Commenting on David Cameron’s speech on the Health and Social Care Bill, at Ealing Hospital, in London, today (16 May), Christina McAnea, Head of Health at UNISON, which represents more than 450,000 health workers, said:
“David Cameron is taking the ‘national’ out of the health service and turning it into a fragmented, money-spinning operation.
“The Prime Minister is using extreme examples to paint an untrue picture. He admits the NHS is providing the best service it has ever done, with reports saying it is the most efficient and equitable health system.
“Cameron’s call to crack down on waste in the NHS is a smokescreen for a move to a wholesale market, which opens the NHS up to privatisation. The real waste is the time spent on the fatally flawed reforms, which will force NHS patients to the back of a very long queue.
“He talks about having more choice and protecting budgets, but health workers are seeing their jobs axed and wards, services and even entire hospitals lost without any arrangements to protect continuity of patient care.
David Cameron’s pledge to ensure ‘substantive’ changes to the NHS ‘reform’ bill should be probed to discover what he actually means, Unite, the largest union in the country, said today (Monday 16 May).
Unite said that the deeply flawed Health and Social Care bill should be scrapped and a rtoyal commission set-up to investigate the future of the NHS.
Unite pointed out the discrepancy between the prime minister’s ‘vision’ and the fact that tens of thousands of NHS jobs had been or were going to be lost in the near future. Wards are already closing, waiting lists growing and services being axed or reduced.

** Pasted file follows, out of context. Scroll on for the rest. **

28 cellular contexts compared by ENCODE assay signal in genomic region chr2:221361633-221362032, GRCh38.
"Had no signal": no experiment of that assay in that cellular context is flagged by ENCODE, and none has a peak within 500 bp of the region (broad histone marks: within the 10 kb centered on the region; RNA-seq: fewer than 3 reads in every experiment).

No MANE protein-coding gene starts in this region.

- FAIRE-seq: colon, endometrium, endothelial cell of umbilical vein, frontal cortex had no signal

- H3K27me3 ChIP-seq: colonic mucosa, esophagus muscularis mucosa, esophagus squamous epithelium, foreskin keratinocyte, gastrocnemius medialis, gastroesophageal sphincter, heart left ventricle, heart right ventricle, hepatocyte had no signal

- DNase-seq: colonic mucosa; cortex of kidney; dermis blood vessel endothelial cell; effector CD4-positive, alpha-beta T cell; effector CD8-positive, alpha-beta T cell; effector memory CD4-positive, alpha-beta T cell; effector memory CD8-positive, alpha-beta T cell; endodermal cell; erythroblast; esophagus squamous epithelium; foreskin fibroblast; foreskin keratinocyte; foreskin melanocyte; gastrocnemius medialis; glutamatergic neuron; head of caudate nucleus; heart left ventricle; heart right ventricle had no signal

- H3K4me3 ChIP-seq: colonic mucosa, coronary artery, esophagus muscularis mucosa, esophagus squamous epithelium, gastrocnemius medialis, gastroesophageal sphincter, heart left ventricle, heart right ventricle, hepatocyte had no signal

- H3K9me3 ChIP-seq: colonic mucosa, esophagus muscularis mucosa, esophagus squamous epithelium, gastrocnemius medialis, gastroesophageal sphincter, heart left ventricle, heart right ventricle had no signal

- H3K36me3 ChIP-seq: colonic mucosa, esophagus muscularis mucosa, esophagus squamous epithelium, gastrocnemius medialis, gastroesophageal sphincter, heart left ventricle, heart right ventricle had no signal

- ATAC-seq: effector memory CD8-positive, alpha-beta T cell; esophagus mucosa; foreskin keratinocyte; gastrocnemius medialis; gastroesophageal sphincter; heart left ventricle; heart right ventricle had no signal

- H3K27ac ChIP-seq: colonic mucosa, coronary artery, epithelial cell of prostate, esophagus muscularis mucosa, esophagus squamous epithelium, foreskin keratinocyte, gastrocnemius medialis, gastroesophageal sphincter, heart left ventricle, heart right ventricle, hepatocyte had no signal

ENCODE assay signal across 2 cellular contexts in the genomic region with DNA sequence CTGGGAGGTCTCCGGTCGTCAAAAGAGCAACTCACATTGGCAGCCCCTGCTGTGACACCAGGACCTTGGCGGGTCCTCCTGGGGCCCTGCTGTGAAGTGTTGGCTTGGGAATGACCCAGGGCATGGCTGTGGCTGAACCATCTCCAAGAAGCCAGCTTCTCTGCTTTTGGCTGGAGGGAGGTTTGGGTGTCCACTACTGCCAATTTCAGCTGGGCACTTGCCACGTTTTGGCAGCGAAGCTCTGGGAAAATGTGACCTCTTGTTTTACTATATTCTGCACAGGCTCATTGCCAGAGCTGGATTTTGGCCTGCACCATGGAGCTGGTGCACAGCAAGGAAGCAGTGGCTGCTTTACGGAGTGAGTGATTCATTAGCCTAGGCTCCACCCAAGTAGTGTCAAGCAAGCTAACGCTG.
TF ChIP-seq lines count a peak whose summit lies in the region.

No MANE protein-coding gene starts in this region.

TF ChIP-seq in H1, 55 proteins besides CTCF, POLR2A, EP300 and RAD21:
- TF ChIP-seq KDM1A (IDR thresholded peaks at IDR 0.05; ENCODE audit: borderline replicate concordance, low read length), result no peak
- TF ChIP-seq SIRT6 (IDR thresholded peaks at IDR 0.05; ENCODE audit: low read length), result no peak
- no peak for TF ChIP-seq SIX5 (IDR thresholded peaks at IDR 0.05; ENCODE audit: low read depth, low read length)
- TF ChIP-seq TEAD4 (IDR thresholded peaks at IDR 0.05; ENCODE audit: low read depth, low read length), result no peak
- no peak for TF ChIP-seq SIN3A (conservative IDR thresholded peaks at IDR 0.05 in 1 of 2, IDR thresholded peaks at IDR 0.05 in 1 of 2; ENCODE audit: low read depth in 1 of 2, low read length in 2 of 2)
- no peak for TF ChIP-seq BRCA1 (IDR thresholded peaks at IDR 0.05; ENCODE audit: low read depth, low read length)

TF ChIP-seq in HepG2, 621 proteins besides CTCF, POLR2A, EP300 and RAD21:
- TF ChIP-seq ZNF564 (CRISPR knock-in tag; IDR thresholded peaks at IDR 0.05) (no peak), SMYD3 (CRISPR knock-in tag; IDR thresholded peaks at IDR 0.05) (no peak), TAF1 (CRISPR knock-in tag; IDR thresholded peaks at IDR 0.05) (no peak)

Unite national officer for health, Rachael Maskell, said: ”David Cameron in his speech today was long on rhetoric, but short of specifics. This was a PR exercise in verbal gymnastics due to the political pressures he is under, especially from his Liberal Democrat allies.
”David Cameron wants it both ways with the Health and Social Care bill. He said today there will be no privatisation, no ‘cherry picking’ of services by private companies and no up-front costs for care, but we question how the prime minister’s ‘substantive’ changes are going to be incorporated into the legislation.
”The bill is so flawed that it should be scrapped. The whole bill is designed on the premise of Monitor’s role as an economic regulator and the concept of ‘any willing provider’ i.e. private companies. If the prime minister is serious about these changes, it will mean a new bill.